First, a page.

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Smog-filled inversions could be a future concern in Heber Valley

The Oquirrh Mountains behind Salt Lake City.
Adobe Stock
The Oquirrh Mountains behind Salt Lake City.

The Salt Lake Valley is known for its hazy winter inversions and the issue could become a concern in Heber Valley too.

Bo Call is the air monitoring section manager for the Utah Division of Air Quality. He said an inversion happens when a warmer air layer moves above a colder air layer and traps air underneath it.

Since the air is stagnant, it traps pollution, covering valleys across Utah in smog.

“If you watch the smoke from like smokestacks, or chimneys or whatever, it'll go up, but it won't just keep going up and up and up like you might expect, but it kind of goes up a little bit, and then it starts going sideways," Call said. "There isn't really enough energy in that smoke to get it to go up and out. So it just kind of lingers.”

It takes a storm or some kind of precipitation to break up the air so it’s no longer stuck in the valley. But after a storm clears out one inversion, the cycle begins again.

“During the winter, we don't look at are we going to have an inversion because we have lots of them, that's kind of a normal state, but we look at how long are they going to last,” Call said.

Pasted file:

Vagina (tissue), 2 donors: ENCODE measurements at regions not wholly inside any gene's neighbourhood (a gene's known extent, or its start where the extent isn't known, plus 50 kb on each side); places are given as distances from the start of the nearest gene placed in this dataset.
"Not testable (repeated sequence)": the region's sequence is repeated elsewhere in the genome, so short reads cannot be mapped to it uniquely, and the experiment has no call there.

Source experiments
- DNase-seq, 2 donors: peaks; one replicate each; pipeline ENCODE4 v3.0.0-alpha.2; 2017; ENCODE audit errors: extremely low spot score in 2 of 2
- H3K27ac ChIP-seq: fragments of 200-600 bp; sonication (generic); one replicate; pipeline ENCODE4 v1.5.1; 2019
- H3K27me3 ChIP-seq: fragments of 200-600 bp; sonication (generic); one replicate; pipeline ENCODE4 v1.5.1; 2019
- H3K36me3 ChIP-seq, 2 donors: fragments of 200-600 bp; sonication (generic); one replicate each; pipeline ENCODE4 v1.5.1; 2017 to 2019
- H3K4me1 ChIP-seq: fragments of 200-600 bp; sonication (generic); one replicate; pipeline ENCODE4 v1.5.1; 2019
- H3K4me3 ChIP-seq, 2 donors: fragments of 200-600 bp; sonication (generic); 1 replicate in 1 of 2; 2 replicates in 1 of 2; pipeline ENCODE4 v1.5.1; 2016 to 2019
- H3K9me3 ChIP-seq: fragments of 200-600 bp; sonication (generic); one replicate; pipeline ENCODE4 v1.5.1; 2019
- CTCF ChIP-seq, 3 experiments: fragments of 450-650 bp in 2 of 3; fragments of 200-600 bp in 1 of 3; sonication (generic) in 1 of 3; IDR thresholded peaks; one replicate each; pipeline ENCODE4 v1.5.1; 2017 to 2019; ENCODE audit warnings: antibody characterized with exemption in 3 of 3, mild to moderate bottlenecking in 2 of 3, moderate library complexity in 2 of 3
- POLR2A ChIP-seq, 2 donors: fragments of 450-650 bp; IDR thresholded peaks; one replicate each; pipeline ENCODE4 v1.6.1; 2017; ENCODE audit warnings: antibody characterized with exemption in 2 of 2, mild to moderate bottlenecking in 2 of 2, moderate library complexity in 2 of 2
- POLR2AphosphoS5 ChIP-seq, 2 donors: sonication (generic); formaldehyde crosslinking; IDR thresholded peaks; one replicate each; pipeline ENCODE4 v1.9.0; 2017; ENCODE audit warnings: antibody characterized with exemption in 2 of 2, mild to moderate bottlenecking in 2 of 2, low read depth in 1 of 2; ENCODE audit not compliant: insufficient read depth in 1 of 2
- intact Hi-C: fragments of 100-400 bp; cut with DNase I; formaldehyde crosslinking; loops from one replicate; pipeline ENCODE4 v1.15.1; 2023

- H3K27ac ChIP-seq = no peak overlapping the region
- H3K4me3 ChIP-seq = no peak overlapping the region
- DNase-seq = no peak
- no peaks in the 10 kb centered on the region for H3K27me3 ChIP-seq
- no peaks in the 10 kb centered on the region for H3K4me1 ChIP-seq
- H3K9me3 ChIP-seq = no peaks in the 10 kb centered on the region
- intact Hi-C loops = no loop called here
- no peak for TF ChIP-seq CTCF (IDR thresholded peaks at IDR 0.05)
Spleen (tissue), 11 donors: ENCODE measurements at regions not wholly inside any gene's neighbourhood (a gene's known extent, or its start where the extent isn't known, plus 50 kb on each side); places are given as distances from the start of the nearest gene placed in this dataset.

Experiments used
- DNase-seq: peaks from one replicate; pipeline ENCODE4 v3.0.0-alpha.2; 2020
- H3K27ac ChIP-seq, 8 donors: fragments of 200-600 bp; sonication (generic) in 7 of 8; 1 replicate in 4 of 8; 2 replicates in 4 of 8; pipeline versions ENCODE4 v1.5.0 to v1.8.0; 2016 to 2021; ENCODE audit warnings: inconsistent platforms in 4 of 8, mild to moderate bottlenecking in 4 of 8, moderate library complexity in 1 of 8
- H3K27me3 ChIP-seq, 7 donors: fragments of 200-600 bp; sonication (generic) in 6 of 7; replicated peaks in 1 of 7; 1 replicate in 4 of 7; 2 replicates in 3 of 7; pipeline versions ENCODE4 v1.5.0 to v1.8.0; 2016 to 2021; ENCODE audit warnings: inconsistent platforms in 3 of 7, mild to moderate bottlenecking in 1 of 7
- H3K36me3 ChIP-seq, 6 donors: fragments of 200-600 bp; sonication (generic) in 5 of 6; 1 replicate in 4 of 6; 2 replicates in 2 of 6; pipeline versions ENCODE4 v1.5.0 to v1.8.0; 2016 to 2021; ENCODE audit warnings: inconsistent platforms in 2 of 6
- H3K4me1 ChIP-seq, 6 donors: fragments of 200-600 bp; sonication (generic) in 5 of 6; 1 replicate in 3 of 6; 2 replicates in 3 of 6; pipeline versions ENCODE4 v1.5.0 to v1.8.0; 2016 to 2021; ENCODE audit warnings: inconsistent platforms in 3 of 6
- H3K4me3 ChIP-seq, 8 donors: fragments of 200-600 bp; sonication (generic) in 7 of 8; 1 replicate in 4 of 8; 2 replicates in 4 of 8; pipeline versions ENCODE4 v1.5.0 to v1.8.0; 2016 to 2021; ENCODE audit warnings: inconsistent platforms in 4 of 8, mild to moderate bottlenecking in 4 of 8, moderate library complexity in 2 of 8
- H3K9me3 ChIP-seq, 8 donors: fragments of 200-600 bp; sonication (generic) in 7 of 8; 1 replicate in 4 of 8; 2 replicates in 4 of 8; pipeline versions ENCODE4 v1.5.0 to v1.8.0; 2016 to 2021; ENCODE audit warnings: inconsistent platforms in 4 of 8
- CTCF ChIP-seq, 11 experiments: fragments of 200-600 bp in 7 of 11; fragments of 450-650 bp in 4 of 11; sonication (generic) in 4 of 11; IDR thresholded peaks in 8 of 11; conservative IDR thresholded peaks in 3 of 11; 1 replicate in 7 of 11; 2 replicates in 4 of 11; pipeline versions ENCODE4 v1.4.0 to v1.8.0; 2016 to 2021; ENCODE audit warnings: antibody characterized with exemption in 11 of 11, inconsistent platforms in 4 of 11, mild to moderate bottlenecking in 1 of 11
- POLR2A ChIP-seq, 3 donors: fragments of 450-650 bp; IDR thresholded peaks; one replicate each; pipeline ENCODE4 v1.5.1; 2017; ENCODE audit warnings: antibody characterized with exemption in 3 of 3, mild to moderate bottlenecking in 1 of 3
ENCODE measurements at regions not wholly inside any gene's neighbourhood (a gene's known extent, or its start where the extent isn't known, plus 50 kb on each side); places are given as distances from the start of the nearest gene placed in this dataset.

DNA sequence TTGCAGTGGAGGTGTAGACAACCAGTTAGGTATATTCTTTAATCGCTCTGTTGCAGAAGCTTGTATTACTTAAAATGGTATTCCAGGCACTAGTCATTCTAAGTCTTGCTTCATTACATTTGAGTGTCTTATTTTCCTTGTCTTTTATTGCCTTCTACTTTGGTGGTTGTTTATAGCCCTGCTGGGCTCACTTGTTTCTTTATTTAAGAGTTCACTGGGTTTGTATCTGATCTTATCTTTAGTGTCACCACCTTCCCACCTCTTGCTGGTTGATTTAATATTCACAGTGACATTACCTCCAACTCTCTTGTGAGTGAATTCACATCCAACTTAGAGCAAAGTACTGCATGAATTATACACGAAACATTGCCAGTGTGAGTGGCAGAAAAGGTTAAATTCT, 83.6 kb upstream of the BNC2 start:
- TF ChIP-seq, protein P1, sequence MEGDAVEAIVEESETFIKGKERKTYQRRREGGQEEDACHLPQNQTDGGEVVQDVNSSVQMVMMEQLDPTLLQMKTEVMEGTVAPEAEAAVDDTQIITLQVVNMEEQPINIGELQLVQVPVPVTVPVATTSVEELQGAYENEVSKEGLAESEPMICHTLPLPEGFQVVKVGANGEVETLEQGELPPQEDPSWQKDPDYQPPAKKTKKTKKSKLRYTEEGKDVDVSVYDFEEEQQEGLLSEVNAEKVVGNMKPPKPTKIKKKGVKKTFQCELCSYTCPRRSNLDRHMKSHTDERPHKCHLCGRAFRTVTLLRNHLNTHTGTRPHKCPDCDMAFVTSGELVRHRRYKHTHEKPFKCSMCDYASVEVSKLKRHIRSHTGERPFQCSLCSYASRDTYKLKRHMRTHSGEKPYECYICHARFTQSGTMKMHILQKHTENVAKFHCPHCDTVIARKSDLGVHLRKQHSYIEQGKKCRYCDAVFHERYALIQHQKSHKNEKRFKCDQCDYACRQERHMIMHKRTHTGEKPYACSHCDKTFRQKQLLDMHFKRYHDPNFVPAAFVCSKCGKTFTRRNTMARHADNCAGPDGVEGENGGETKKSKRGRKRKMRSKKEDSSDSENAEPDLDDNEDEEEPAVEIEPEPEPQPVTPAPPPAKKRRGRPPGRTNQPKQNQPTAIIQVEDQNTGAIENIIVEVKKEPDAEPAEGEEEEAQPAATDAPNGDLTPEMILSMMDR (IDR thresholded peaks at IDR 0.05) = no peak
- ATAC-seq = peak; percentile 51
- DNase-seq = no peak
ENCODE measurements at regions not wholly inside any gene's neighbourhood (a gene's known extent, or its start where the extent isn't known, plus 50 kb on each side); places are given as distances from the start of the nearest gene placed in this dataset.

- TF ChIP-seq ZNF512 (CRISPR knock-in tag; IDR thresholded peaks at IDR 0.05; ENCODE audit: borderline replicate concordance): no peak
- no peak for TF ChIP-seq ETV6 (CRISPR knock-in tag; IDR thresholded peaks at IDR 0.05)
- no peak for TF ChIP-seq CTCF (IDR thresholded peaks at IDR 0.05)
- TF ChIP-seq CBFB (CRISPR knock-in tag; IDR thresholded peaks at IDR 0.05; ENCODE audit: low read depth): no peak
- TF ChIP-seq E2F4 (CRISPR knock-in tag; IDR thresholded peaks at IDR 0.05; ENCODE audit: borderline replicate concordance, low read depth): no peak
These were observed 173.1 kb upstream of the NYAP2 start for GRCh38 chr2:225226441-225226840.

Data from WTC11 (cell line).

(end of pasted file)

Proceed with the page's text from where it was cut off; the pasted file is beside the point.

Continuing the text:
More people means more sources of pollution, he said. That could be one reason residents in the Heber Valley could start to see more smog during inversions in the future.

“It just tends to pile up, there probably isn't one big source that you can point your finger at and say, ‘Ah, that's the reason why our air is bad, because that came and it wasn't here last year,'" Call said. "But as you build over time, and just slowly build up, you tend to increase.”

Jennifer Magoffin has lived in Midway for 10 years. Her parents moved from Salt Lake City to Wasatch County 40 years ago to get away from the smog. Magoffin said she hasn’t noticed a difference in the Midway area’s air quality during the winter.

But if residents start to notice air quality changes in the Heber Valley, she said it could negatively impact Wasatch County.

“I think it would be detrimental," she said. "That is one of the reasons why a lot of people do move to the Wasatch Back is to escape the inversion. It would definitely impact the citizens as well as the tourism and travel.”

John Kennedy also lives in Midway. He’s been there for six years and said the smog in Provo Canyon is becoming more prevalent.

“I have noticed it more recently, over like the last few years when I've been commuting to and from Park City and work and heading back home at the end of the day.”

He hopes the Heber Valley won’t become the second Salt Lake Valley when it comes to pollution.

While the cap on an inversion is different every time, you can usually see where the smog ends and the fresh air begins. And, there is a way to get out of it: go to the mountains above it.